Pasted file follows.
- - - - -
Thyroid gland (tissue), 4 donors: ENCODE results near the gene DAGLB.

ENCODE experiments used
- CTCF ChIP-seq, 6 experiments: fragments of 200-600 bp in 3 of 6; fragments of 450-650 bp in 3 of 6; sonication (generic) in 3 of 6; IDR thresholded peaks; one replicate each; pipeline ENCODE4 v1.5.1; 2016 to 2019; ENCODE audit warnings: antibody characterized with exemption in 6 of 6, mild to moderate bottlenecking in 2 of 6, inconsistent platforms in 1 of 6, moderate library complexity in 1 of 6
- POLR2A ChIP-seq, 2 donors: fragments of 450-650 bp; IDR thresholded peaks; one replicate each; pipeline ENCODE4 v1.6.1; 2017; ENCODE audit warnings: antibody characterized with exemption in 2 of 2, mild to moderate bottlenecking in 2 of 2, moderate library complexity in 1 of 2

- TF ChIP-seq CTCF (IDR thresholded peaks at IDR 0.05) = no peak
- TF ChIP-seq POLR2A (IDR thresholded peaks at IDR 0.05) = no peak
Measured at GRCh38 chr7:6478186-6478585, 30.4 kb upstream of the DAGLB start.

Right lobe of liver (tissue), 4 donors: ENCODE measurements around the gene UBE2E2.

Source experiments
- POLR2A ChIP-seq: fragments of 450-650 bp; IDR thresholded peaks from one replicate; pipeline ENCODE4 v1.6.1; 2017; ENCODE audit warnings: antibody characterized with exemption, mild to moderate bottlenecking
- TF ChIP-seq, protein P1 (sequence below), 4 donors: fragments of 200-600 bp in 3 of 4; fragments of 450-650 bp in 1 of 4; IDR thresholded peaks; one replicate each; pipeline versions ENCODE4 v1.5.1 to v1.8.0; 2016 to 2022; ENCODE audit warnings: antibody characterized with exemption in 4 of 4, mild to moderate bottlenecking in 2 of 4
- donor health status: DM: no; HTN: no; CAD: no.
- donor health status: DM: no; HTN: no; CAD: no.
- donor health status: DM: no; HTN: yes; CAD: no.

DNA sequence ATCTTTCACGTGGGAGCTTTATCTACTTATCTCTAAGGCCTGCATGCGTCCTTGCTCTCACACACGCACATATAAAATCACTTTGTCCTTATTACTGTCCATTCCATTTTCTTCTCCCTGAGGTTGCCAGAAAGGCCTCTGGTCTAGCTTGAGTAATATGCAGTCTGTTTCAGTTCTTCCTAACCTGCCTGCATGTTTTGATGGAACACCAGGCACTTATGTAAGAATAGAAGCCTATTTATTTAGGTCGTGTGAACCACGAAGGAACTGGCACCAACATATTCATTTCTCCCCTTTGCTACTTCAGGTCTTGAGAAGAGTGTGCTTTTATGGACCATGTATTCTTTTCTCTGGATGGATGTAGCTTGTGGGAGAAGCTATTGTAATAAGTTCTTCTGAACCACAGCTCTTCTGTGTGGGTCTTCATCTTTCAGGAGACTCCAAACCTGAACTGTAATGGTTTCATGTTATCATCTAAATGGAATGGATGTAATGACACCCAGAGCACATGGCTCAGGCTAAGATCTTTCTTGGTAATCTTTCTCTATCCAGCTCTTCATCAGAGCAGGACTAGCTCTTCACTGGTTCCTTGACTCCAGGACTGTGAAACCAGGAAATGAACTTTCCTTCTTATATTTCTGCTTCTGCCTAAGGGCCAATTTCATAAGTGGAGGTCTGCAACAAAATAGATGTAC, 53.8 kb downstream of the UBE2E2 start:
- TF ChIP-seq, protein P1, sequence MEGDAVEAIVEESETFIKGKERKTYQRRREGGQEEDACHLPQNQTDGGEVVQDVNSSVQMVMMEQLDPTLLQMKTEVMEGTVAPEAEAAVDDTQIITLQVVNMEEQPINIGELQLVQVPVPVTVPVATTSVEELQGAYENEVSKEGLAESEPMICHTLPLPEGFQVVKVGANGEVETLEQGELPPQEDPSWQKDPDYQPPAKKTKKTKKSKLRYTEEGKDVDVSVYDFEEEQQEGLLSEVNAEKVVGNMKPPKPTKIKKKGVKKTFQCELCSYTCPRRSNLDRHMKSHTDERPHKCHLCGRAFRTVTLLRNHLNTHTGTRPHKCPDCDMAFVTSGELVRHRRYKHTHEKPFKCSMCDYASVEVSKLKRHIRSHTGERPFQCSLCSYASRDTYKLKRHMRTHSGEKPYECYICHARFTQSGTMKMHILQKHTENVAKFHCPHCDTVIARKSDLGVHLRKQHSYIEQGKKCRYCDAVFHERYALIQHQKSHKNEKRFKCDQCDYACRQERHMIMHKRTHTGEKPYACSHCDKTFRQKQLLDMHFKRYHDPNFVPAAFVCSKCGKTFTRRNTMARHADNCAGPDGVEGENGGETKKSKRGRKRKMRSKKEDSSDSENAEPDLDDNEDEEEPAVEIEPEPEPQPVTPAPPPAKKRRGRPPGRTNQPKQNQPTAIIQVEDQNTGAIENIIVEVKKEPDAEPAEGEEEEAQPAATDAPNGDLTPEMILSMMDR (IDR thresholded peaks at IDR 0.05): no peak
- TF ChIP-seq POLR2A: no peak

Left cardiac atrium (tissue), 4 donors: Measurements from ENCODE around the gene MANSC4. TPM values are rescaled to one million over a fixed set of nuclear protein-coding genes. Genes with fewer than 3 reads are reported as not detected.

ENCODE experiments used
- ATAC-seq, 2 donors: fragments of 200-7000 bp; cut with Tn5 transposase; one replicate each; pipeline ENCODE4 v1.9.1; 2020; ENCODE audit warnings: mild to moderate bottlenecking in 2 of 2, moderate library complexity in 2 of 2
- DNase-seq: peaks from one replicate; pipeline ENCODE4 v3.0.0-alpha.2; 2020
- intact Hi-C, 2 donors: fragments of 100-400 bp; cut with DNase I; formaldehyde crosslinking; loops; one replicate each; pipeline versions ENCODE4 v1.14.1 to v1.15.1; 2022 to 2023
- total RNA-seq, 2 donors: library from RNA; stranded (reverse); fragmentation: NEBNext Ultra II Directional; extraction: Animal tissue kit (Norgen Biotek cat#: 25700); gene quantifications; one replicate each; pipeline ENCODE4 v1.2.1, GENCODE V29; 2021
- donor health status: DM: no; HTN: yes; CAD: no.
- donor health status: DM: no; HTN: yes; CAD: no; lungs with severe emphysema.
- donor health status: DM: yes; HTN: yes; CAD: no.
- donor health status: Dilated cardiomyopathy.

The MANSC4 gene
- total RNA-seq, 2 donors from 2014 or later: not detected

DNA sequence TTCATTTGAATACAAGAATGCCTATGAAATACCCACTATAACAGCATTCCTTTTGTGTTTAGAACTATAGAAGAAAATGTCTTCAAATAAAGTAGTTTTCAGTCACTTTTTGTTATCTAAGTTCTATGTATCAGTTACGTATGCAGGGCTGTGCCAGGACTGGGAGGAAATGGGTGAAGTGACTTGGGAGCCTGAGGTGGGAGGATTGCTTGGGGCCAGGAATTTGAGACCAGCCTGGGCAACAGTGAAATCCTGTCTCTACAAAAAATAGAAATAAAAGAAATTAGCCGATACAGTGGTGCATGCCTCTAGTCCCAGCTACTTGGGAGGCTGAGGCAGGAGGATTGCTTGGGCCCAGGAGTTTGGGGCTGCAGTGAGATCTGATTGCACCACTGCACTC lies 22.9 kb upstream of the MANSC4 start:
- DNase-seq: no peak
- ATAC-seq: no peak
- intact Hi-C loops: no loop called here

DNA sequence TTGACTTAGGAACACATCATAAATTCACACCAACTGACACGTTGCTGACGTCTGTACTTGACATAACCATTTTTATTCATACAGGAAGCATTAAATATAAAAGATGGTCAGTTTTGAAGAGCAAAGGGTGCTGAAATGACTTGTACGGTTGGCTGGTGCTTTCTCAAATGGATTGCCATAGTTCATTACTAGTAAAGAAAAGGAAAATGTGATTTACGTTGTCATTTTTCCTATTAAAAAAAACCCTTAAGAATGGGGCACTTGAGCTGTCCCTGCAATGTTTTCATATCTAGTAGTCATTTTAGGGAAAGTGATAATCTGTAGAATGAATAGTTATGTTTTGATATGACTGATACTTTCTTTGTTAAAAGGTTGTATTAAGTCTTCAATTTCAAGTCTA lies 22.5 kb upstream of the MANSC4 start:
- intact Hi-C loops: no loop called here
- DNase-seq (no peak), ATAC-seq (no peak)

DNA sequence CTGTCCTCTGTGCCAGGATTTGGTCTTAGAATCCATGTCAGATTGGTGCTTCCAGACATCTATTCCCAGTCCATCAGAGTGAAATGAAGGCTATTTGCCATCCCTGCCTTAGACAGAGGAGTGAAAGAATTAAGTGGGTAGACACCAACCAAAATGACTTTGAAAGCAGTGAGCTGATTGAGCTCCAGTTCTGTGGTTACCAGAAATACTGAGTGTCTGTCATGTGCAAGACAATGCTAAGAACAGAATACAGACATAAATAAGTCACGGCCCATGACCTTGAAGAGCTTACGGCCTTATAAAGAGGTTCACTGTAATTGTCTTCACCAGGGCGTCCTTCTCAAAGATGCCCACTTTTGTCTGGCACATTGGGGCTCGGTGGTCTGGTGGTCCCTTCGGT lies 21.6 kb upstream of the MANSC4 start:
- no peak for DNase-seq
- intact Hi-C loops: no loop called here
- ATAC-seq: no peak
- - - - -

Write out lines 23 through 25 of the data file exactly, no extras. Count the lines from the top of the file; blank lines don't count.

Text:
- total RNA-seq, 2 donors: library from RNA; stranded (reverse); fragmentation: NEBNext Ultra II Directional; extraction: Animal tissue kit (Norgen Biotek cat#: 25700); gene quantifications; one replicate each; pipeline ENCODE4 v1.2.1, GENCODE V29; 2021
- donor health status: DM: no; HTN: yes; CAD: no.
- donor health status: DM: no; HTN: yes; CAD: no; lungs with severe emphysema.